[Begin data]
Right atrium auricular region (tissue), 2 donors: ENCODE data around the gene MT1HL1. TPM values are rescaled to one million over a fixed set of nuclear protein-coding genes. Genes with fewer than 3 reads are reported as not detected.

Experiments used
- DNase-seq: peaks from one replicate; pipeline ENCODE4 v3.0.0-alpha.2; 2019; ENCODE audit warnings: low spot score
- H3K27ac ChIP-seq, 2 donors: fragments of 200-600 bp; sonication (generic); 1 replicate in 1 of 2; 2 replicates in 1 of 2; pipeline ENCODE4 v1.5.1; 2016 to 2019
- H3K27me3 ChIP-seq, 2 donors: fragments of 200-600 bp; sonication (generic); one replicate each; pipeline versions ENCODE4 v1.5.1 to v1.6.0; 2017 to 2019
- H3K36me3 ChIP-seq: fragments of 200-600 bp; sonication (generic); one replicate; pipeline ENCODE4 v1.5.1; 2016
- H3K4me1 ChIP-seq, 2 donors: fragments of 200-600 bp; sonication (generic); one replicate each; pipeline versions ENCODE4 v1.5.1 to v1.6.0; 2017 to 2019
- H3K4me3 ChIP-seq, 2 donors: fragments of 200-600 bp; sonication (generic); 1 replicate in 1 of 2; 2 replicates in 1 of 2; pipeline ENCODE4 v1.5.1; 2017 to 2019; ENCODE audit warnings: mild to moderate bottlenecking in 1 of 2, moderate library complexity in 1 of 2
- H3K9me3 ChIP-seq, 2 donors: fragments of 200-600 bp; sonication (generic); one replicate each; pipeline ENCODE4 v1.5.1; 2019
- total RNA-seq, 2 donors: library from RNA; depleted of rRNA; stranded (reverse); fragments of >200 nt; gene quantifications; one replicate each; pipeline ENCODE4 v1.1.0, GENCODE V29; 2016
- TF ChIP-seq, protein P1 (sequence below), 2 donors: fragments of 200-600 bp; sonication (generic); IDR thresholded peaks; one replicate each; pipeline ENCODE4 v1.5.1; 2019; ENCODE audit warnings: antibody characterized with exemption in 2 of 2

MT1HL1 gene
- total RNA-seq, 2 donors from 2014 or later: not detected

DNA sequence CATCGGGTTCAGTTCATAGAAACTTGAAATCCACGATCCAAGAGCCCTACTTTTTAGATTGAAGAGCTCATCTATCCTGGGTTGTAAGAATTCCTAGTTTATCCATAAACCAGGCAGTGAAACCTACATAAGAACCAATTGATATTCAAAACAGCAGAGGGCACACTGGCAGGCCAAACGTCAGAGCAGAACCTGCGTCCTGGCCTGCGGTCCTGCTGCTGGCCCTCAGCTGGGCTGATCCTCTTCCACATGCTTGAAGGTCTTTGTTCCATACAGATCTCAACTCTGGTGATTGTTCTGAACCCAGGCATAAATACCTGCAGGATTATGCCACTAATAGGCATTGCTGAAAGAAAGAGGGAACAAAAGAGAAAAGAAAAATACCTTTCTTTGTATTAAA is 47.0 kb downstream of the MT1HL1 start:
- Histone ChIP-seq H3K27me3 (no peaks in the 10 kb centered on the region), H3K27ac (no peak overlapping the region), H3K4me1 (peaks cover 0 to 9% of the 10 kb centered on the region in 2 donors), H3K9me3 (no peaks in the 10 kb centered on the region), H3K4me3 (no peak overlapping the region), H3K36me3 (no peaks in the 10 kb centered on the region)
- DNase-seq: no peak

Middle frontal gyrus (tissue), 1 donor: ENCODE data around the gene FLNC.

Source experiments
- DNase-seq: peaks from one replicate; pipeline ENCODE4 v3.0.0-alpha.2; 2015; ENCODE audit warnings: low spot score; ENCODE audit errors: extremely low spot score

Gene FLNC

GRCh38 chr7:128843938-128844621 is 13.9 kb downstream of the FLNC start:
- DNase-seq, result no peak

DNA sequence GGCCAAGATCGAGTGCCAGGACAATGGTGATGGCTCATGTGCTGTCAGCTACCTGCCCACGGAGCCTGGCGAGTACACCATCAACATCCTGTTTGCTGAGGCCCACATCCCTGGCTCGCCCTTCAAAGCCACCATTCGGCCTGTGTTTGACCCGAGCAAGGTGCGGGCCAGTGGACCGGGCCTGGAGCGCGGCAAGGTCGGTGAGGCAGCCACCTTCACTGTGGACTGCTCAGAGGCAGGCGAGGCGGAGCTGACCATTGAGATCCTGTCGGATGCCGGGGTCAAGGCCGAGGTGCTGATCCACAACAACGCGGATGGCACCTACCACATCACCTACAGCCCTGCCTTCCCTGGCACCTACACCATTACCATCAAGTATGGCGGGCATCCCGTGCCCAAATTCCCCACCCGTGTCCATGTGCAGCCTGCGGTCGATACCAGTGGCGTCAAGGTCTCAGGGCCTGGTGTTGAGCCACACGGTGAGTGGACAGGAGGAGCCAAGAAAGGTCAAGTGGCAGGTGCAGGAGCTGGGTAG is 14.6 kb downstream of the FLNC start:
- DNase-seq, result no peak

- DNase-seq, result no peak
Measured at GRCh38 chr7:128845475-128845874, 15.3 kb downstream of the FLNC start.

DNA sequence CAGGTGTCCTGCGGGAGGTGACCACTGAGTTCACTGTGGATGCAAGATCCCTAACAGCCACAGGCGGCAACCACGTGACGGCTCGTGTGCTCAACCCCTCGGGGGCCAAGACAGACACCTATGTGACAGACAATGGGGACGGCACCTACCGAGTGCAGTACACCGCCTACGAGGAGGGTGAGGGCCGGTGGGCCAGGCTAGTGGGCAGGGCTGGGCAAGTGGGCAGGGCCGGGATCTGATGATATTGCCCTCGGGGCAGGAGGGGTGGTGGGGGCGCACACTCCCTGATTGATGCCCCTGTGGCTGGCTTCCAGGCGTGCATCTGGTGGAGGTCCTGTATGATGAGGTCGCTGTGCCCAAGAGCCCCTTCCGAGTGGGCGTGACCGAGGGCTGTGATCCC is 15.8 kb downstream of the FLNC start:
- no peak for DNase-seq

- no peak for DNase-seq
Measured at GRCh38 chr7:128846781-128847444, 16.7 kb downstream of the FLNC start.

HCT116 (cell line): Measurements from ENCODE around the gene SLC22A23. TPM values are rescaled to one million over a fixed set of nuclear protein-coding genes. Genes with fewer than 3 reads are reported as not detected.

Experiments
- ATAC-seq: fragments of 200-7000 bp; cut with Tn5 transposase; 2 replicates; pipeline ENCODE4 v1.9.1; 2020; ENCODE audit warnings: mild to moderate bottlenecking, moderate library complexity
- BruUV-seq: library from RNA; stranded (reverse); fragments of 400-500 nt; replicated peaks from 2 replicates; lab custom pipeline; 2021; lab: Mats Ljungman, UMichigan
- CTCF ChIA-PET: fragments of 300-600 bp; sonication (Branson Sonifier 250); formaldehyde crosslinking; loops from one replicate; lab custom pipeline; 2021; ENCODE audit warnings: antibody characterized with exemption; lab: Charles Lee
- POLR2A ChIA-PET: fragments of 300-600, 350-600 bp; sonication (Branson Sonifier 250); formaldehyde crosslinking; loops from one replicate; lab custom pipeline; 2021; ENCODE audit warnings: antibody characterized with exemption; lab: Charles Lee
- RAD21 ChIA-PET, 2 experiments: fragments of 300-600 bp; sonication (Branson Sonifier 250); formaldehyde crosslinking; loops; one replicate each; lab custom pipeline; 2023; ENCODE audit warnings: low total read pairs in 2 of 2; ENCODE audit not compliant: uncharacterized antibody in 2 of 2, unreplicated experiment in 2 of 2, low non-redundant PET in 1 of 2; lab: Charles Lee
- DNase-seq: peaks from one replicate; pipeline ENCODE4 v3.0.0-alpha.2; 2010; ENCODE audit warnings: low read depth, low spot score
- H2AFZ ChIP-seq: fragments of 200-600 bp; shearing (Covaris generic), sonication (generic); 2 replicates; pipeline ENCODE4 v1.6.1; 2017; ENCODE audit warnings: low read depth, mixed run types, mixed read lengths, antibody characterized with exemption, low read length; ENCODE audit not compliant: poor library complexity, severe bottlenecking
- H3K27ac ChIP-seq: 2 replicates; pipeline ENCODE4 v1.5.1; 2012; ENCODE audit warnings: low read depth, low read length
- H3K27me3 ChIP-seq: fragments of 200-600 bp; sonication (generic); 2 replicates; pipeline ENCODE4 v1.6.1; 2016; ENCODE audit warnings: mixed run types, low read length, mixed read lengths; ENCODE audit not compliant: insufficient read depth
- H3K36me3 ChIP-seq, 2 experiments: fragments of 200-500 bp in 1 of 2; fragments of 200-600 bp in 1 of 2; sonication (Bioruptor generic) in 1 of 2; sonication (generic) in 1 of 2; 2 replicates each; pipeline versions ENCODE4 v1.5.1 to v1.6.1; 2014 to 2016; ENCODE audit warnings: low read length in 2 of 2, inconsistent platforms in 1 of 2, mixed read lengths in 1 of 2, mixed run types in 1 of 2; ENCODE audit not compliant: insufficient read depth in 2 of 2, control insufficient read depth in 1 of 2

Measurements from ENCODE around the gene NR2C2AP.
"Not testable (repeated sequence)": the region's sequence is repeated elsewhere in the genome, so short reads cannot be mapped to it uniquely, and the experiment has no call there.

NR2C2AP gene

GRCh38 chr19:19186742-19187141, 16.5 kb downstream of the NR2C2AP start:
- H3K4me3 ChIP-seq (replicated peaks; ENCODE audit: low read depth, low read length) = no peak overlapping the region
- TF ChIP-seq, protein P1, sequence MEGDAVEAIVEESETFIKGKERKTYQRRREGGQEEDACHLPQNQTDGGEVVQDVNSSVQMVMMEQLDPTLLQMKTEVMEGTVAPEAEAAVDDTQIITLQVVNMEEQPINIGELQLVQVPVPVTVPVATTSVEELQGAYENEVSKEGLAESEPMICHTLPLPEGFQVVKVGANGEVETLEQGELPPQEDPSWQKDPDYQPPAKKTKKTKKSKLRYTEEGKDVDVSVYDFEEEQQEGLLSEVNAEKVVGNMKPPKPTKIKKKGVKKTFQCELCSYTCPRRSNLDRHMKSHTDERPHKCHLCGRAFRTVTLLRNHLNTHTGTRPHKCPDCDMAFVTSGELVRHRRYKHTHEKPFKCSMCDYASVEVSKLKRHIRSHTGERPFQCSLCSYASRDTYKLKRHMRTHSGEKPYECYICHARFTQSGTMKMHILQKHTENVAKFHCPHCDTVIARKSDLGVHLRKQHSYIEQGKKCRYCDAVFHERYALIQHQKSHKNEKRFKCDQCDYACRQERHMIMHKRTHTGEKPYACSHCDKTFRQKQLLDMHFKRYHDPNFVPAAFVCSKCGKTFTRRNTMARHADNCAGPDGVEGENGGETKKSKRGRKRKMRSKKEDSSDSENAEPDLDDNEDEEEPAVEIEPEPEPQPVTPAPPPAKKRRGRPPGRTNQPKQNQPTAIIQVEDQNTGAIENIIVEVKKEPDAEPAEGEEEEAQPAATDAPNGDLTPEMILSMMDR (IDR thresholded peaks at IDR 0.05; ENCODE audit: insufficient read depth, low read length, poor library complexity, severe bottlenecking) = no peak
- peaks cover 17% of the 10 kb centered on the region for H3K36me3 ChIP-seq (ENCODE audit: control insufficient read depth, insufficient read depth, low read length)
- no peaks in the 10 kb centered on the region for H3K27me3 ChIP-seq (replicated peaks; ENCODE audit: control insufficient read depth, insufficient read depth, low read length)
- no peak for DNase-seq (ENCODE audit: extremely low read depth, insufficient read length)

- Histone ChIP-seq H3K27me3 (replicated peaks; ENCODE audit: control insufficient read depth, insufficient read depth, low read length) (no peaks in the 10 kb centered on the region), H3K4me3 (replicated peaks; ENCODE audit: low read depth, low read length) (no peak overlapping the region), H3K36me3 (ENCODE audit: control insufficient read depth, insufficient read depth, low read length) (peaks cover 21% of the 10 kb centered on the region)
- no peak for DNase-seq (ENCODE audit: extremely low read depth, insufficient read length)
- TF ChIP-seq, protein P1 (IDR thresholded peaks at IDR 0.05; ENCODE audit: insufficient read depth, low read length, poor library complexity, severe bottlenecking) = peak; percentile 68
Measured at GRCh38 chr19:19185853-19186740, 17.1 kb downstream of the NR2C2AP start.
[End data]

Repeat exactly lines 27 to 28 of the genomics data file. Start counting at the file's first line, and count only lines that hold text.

DNA sequence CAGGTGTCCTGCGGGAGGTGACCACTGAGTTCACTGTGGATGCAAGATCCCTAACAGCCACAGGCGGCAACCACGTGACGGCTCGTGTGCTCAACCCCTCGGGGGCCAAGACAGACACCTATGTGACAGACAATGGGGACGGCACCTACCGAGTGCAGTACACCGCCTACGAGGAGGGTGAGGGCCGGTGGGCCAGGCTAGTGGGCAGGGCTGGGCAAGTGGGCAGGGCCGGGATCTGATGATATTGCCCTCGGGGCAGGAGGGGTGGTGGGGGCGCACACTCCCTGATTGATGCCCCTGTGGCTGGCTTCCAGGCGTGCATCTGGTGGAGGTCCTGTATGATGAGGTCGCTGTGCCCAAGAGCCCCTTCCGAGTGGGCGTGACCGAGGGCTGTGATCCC is 15.8 kb downstream of the FLNC start:
- no peak for DNase-seq